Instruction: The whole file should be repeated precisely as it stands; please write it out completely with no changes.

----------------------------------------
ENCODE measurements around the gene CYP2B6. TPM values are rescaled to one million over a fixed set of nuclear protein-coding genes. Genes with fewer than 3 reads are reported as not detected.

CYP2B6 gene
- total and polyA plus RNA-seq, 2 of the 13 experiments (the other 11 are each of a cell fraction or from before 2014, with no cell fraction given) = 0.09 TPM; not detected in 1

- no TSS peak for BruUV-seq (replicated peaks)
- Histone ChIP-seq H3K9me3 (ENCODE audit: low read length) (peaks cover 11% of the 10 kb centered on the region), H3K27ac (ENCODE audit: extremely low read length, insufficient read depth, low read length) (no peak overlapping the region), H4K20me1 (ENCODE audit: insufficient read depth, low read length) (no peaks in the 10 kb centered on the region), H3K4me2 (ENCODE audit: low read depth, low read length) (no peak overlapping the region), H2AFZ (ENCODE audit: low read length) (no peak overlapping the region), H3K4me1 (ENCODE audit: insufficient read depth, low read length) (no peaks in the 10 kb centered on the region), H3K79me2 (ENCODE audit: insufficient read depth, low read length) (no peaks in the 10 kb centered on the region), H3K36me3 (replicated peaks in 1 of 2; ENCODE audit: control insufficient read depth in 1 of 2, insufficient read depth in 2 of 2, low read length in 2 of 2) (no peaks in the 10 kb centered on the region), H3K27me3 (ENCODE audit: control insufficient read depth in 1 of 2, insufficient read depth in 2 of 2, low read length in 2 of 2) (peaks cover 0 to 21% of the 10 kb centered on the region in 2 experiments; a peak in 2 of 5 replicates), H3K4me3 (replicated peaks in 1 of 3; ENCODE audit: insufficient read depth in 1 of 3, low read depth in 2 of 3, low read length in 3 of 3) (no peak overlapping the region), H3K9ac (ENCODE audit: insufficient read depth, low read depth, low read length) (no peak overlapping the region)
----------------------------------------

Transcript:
ENCODE measurements around the gene CYP2B6. TPM values are rescaled to one million over a fixed set of nuclear protein-coding genes. Genes with fewer than 3 reads are reported as not detected.

CYP2B6 gene
- total and polyA plus RNA-seq, 2 of the 13 experiments (the other 11 are each of a cell fraction or from before 2014, with no cell fraction given) = 0.09 TPM; not detected in 1

- no TSS peak for BruUV-seq (replicated peaks)
- Histone ChIP-seq H3K9me3 (ENCODE audit: low read length) (peaks cover 11% of the 10 kb centered on the region), H3K27ac (ENCODE audit: extremely low read length, insufficient read depth, low read length) (no peak overlapping the region), H4K20me1 (ENCODE audit: insufficient read depth, low read length) (no peaks in the 10 kb centered on the region), H3K4me2 (ENCODE audit: low read depth, low read length) (no peak overlapping the region), H2AFZ (ENCODE audit: low read length) (no peak overlapping the region), H3K4me1 (ENCODE audit: insufficient read depth, low read length) (no peaks in the 10 kb centered on the region), H3K79me2 (ENCODE audit: insufficient read depth, low read length) (no peaks in the 10 kb centered on the region), H3K36me3 (replicated peaks in 1 of 2; ENCODE audit: control insufficient read depth in 1 of 2, insufficient read depth in 2 of 2, low read length in 2 of 2) (no peaks in the 10 kb centered on the region), H3K27me3 (ENCODE audit: control insufficient read depth in 1 of 2, insufficient read depth in 2 of 2, low read length in 2 of 2) (peaks cover 0 to 21% of the 10 kb centered on the region in 2 experiments; a peak in 2 of 5 replicates), H3K4me3 (replicated peaks in 1 of 3; ENCODE audit: insufficient read depth in 1 of 3, low read depth in 2 of 3, low read length in 3 of 3) (no peak overlapping the region), H3K9ac (ENCODE audit: insufficient read depth, low read depth, low read length) (no peak overlapping the region)